Nation & World

It’s not just poor and uneducated Mexicans who move to the U.S.

Enrico Ramirez Ruiz, an astrophysicist, in rear at right, oversees students at the University of California at Santa Cruz. He's among the many Mexican academics who've moved to the United States to work.
Enrico Ramirez Ruiz, an astrophysicist, in rear at right, oversees students at the University of California at Santa Cruz. He's among the many Mexican academics who've moved to the United States to work. Tribune

If Donald Trump thinks all Mexican migrants are criminals, it’s because he hasn’t met the likes of Pablo Meyer, a computational biologist, or Enrico Ramirez Ruiz, an astrophysicist.

They are two of the thousands of Mexicans with doctorates who’ve left their homeland, mostly for the United States, in a brain drain that saps Mexican academia of super-hot minds.

Some of them sought jobs in Mexico and couldn’t find them, securing slots instead on the faculties of U.S. universities. Others long to return. Still others did come back, only to get fed up with bureaucracy or disgusted by crime and return to the United States, where academia and industry recognize talent without regard to citizenship.

It’s the flip side of presidential candidate Trump’s calls for higher border walls to keep Mexican immigrants out. Highly skilled Mexicans also travel north and are met with open arms. By one estimate, 11,000 Mexicans with doctoral degrees reside and work in the United States. Another estimate says 27 percent of all Mexicans who hold such degrees work north of the border.

The United States reaps clear benefit from such an exodus.

“Americans are free riders in terms of Mexican brains,” said Mauricio Tenorio Trillo, a Mexican historian at the University of Chicago who got his master’s and doctorate at Stanford University in California.

One of those brains resides in the head of Pablo Meyer, 38, whose academic path led him from Mexico to France and on to Rockefeller University in New York City, where he got a doctorate delving into the mysteries of gene sequencing. His Ph.D. in hand, Meyer arrived back in Mexico to look for a job. He went to the National Medicine and Genomics Institute, the Institute of Cellular Physiology and to the Center for Research and Advanced Studies at the National Polytechnic Institute.

“There were no open positions,” Meyer recalled. “Older people were not retiring and there was no funding for new positions.”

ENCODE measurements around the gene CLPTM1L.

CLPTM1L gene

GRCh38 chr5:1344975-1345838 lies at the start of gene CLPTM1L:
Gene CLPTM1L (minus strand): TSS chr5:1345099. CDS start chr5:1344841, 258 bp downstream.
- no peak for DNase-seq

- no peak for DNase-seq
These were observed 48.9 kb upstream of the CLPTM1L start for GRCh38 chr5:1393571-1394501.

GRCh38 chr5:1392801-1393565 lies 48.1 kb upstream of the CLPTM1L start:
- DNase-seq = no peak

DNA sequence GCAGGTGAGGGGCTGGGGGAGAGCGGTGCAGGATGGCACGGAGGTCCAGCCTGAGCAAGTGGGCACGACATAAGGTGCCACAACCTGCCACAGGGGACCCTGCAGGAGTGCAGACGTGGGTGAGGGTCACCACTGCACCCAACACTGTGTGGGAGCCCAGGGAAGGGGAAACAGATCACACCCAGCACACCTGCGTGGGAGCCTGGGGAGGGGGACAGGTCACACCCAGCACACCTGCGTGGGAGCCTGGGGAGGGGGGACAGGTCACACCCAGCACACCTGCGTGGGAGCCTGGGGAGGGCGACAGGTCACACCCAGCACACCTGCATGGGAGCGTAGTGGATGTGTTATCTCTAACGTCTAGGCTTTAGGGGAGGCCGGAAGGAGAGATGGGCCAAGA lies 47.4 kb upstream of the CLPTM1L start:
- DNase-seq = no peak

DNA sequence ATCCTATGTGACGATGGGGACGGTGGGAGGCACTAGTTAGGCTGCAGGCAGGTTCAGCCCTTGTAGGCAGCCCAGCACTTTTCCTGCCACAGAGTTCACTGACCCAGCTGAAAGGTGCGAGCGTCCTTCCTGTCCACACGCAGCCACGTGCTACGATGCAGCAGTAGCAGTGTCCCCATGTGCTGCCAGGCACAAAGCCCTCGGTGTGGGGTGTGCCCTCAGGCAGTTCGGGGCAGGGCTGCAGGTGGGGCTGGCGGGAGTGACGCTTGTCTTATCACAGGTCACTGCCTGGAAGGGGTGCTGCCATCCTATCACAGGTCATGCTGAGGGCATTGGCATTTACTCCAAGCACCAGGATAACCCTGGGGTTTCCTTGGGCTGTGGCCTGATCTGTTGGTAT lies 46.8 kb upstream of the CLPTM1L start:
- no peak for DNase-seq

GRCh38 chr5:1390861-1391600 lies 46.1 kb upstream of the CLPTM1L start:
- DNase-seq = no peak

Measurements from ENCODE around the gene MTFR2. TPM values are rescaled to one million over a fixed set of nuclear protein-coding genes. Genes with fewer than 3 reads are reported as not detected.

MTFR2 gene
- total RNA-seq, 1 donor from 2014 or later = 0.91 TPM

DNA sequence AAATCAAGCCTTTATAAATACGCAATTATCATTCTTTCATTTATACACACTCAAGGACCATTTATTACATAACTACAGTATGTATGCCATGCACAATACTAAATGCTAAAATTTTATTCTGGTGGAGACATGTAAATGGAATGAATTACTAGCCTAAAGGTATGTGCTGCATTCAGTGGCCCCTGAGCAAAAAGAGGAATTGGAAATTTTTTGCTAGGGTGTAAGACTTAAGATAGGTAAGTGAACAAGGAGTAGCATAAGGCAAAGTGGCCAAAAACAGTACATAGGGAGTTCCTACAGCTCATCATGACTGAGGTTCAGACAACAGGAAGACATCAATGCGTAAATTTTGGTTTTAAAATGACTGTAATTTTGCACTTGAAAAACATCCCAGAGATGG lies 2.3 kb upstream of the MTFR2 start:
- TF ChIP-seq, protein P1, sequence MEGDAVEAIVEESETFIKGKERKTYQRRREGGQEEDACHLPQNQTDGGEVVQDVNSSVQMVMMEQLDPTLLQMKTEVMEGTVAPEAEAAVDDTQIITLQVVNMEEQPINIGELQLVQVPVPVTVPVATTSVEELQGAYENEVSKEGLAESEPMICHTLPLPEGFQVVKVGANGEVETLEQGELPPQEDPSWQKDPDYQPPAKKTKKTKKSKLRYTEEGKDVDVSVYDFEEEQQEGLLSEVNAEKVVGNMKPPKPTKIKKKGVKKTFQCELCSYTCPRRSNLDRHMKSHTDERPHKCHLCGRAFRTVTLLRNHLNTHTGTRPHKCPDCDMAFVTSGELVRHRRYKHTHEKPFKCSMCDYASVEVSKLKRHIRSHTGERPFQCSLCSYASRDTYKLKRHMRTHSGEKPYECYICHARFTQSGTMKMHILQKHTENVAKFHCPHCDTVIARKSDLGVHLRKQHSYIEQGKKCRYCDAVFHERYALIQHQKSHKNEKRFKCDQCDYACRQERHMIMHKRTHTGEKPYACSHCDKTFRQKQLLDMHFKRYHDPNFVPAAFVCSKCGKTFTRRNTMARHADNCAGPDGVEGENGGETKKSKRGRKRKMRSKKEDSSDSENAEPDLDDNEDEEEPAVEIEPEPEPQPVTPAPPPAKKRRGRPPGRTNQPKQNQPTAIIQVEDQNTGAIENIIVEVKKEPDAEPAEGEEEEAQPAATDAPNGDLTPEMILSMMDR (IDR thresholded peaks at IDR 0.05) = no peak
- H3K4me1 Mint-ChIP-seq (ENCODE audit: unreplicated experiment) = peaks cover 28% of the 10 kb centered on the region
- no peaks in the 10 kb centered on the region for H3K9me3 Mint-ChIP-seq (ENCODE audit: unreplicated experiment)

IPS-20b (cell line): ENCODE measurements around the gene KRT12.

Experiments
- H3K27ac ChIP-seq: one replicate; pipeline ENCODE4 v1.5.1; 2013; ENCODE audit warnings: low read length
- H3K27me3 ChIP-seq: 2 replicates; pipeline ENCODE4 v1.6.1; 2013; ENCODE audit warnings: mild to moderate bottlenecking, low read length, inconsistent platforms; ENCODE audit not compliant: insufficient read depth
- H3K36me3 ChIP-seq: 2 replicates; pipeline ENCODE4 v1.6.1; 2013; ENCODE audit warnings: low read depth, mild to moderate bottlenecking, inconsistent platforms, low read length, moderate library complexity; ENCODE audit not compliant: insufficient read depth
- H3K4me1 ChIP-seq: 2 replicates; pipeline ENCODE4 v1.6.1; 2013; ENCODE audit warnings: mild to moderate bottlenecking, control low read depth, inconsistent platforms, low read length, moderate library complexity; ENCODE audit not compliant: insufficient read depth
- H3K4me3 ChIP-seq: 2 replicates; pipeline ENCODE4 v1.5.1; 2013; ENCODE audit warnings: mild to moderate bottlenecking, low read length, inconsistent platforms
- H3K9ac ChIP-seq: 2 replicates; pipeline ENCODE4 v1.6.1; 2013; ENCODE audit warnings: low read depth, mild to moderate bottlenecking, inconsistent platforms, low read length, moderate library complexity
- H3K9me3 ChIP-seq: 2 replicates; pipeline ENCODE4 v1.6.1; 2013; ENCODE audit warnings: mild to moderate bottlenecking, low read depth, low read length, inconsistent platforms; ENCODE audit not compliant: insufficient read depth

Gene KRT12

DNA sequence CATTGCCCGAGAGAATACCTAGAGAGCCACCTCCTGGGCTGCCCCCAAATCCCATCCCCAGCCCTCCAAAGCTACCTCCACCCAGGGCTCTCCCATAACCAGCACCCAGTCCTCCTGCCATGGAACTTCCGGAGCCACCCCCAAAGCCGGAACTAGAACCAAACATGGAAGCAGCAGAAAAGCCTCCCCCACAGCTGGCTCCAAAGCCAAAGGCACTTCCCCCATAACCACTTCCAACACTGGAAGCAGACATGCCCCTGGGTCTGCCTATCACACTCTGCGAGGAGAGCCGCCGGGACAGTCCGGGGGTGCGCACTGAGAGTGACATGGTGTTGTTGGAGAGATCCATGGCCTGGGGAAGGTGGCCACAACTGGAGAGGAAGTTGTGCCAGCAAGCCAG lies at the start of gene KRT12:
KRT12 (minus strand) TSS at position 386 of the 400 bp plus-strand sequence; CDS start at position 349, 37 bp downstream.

Recognizing Meyer’s sharp intellect, the Thomas J. Watson Research Center, part of IBM Research, hired him for a research position at its lab in Yorktown, N.Y., where he studies metabolic networks and is part of a team with a patent pending.

President Enrique Pena Nieto pledges to boost government spending on science and technology to the equivalent of 1 percent of the gross national product by the end of his term in 2018. It’s barely over half a percentage point now.

Jorge Soberon, a theoretical ecologist, abandoned a 30-year academic career in Mexico City a few years ago to take a senior post at the University of Kansas in Lawrence.

“Moving from Mexico City to Lawrence in Kansas was very different in terms of stress and traffic,” Soberon said. “The entire city of Lawrence could fit in the Estadio Azteca,” the Mexican capital’s main soccer arena, which can accommodate 95,000.

Soberon said he tired of university bureaucracy in Mexico.

“You have to be on many more committees,” he said, and administrators make heavy paperwork demands on professors. “They have to produce stupid reports. … There’s absolutely no trust. … If you (say you) are on the committees of 20 students, (you hear), ‘OK, prove it.’”

For scientists like himself, there was an added problem.

“If you are an experimental scientist and you need to get reactives, it’s much more of a hassle to get them in Mexico. It can take weeks. You have to deal with Customs,” he said.

Since he moved to Kansas, other Mexican academics are pestering him.

“I have friends calling me. ‘How did you do it? How can I do it?’” he said.

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